More than once on the blog I've mentioned that I prefer pictorialism to realism. I also prefer impressionism although I struggle for ways to express that in photography. One simple way however is through blurred images. This is an impressionistic street scene with not enough focus.
I shot this on my first outing with a new lens, the Sony 85mm 1.8. I didn’t purposely take this out of focus, it was a mistake, but I immediately liked it. It makes me think I should do more. I prefer images that leave something for the imagination; they are more engaging.
I use a variety of techniques to abstract images but rarely lack of focus. It’s a valid form of simplification and now I wonder why I haven’t used it more. I think maybe it’s because I’m normally preoccupied with ensuring focus is tack sharp. It’s hard to break that habit, but if done intentionally and for a specific purpose, lack of focus is a way to impart a feeling or impression.
It’s ironic that the most expensive lenses for photography are the ones that provide the most pleasing out of focus. The out of focus area produced by a lens is called “bokeh”. Reviewers will rave about the area of an image that is out of focus and how pleasing it is. The ability to focus a lens is a given, but to have out of focus areas at the same time, that’s another matter entirely.
In fact that’s why I bought this lens, because of its ability to create pleasing bokeh while maintaining sharp focus on something else. Only in this case nothing is sharp. I could say I did this on purpose but you know I didn’t. I like the effect but in this case it was not enough focus dot com.
Last week we stopped in the Bahamas on a weekend cruise from Miami. The harbor master tower is the first thing you see at dock. I think it was built before the ships got so big. I took this from a lower deck but you could look down on it from the upper decks and our ship was one of the smaller in port that day.
This continues on a theme of minimalism. Actually I've been on this theme for a while but I don't always publish the images. I do little studies, with lampposts, trees and buildings, shooting up to simplify the composition. Simplification is the gateway to minimalism; it also accentuates unique qualities of a thing or place.
This image creates an illusion of height, yet the building is no more than a few stories high and there are rooftops just below the frame. But because of how this is composed we imagine it much higher. Minimalism evokes imagination, which in-turn transcends realism.
Since I'm always on the lookout for these I'll likely put together a book at some point. I get ideas from looking at works of other photographers. One whom I follow on Instagram is Sebastian Weiss. Check him out at the link here https://www.instagram.com/le_blanc/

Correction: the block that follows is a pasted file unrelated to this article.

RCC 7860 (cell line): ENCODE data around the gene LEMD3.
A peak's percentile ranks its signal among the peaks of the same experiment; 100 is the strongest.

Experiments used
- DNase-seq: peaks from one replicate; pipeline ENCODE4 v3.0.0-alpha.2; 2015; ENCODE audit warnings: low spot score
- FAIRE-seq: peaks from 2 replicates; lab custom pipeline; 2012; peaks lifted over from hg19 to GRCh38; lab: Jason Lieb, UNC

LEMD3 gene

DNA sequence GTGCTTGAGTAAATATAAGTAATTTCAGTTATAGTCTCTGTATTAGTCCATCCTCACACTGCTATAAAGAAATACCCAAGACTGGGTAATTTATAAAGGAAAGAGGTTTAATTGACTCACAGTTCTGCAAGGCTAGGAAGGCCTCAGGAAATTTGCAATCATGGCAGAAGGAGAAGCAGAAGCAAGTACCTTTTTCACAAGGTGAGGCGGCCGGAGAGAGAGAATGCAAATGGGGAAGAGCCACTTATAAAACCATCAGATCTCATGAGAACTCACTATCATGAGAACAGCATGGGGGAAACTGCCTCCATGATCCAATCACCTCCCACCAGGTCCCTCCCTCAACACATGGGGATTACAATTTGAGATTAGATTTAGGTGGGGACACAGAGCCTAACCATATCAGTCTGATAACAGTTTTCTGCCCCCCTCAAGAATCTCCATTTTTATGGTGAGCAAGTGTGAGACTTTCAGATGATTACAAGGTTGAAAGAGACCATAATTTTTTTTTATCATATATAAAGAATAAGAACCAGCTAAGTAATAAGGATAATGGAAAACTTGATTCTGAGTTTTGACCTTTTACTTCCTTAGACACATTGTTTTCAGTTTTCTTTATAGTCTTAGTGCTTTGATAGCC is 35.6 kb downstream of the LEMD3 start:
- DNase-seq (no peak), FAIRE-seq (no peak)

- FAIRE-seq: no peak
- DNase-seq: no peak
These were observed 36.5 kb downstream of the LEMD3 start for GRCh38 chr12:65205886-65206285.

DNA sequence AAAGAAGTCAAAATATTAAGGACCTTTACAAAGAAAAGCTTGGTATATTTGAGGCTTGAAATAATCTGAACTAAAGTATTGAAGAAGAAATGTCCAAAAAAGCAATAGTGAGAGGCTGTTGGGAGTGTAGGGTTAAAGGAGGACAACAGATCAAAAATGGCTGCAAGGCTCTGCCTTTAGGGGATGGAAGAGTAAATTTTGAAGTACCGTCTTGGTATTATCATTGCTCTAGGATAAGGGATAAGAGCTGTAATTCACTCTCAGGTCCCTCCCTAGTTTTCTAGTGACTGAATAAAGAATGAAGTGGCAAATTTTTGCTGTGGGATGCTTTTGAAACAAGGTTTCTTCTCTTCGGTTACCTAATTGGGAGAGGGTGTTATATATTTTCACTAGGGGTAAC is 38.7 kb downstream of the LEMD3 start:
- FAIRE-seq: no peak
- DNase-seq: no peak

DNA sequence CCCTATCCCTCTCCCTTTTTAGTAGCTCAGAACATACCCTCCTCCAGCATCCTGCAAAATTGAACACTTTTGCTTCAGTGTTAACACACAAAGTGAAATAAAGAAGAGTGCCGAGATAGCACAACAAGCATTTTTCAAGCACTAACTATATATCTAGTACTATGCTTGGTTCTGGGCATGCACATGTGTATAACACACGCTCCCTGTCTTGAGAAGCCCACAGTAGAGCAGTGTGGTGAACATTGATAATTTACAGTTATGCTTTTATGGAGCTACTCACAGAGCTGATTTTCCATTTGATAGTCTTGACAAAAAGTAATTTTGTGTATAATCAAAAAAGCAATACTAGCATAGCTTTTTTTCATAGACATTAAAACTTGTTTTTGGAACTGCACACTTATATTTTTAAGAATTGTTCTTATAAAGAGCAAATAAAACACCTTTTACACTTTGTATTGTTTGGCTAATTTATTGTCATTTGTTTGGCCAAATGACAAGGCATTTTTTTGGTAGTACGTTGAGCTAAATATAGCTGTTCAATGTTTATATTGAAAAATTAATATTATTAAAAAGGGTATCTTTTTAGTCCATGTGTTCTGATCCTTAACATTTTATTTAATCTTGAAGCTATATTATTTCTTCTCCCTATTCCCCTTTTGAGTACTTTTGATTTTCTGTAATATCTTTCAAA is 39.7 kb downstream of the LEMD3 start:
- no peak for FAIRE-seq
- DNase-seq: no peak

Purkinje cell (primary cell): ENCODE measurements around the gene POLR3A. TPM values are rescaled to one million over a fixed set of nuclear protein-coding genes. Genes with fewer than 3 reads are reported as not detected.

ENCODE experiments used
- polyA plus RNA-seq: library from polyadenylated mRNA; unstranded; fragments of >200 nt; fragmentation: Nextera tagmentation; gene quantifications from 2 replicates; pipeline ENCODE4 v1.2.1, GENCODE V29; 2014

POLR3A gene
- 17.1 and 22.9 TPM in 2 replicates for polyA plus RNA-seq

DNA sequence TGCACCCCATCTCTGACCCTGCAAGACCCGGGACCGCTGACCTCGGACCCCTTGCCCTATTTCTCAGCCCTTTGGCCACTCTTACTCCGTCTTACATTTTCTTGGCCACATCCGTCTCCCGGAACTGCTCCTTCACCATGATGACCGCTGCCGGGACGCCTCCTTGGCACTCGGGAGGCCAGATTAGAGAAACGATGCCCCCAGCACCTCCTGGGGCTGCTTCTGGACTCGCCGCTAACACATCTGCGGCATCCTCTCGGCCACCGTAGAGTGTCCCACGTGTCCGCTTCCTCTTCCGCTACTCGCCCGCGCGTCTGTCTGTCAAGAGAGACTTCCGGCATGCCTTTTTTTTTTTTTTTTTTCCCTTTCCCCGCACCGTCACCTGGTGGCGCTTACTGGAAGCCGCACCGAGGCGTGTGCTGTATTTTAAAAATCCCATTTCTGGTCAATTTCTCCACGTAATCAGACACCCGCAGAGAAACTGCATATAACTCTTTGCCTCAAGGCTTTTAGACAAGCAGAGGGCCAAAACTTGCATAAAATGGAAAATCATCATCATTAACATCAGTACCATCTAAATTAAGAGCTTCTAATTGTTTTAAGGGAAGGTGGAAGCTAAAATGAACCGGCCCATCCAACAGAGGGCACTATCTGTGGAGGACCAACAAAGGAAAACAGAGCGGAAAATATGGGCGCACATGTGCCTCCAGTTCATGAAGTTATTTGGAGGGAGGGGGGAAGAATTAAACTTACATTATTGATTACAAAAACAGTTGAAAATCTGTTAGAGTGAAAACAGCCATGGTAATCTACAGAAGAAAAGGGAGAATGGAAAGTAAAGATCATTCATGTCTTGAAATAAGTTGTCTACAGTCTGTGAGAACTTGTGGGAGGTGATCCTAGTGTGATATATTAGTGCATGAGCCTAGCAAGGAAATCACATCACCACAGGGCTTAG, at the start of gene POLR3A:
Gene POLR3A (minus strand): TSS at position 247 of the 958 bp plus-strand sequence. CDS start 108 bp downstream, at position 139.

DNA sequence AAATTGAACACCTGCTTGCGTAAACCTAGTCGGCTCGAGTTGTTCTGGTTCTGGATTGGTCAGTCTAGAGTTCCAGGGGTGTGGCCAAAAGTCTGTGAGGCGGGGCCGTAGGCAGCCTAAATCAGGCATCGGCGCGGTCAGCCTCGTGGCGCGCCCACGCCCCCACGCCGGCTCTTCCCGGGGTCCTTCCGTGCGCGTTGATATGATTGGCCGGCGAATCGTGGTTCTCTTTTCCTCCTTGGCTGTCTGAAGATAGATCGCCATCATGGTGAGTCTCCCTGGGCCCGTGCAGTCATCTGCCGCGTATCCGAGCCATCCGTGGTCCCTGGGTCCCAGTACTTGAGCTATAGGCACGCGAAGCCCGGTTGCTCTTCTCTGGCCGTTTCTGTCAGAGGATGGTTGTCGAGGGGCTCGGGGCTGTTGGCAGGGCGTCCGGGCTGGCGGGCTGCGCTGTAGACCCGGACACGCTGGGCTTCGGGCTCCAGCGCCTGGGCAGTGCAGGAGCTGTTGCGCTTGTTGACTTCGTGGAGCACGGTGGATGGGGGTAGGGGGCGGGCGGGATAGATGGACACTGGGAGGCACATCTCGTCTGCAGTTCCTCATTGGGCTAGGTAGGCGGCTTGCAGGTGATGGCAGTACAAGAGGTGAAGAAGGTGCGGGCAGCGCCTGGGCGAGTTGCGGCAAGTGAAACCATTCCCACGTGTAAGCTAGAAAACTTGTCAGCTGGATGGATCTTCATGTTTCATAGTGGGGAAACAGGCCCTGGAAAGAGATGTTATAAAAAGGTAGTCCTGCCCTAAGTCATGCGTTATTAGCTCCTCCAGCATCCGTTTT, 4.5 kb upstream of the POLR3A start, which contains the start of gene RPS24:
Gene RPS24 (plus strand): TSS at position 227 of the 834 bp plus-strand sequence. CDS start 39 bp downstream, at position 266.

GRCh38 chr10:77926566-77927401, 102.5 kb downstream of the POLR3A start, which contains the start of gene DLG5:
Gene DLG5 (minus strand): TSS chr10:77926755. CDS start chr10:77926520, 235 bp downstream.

This kind of view is way of looking at the world that is focused on the isolation of something unique. I think we see beauty when we notice uniqueness. It's all around and all we need to do is narrow our view until we recognize it; at least that my current theory.
This past weekend I took an excursion to a secluded beach on Longboat Key. At least I thought it would be secluded. As it turned out I was only one of about a dozen photographers there. One was doing an engagement shoot, one a maternity shoot, a couple were shooting landscapes and finally a camera club showed up as well. There was a spectacular sunset so I’m pretty sure everyone got good shots and left happy. I know I did.
This beach is only accessible by boat or hike; it’s not right off the highway like most beaches in this area. At less trafficked shorelines like this you can usually see remnants of past hurricanes. There are spots like this up and down the coast if you know where to look. They are reminders of big events, especially as it pertains to tropical storms altering the landscape of the coast.
This was one of my last shots before hiking back. I got plenty of others but the simplicity of this scene is what I was drawn to. It’s rare that trees or stumps are isolated so I’m always on the lookout for them as photographic subjects. Simplicity resonates in images because it naturally invites interpretation.
At low tide the beach is exposed where these trees stand, but this was high tide and the beach was completely covered by the sea. However I was standing at a line of mangroves that protect the rest of the island from erosion. If it weren’t for the mangroves there would be nothing left of barrier islands along the coast of Florida.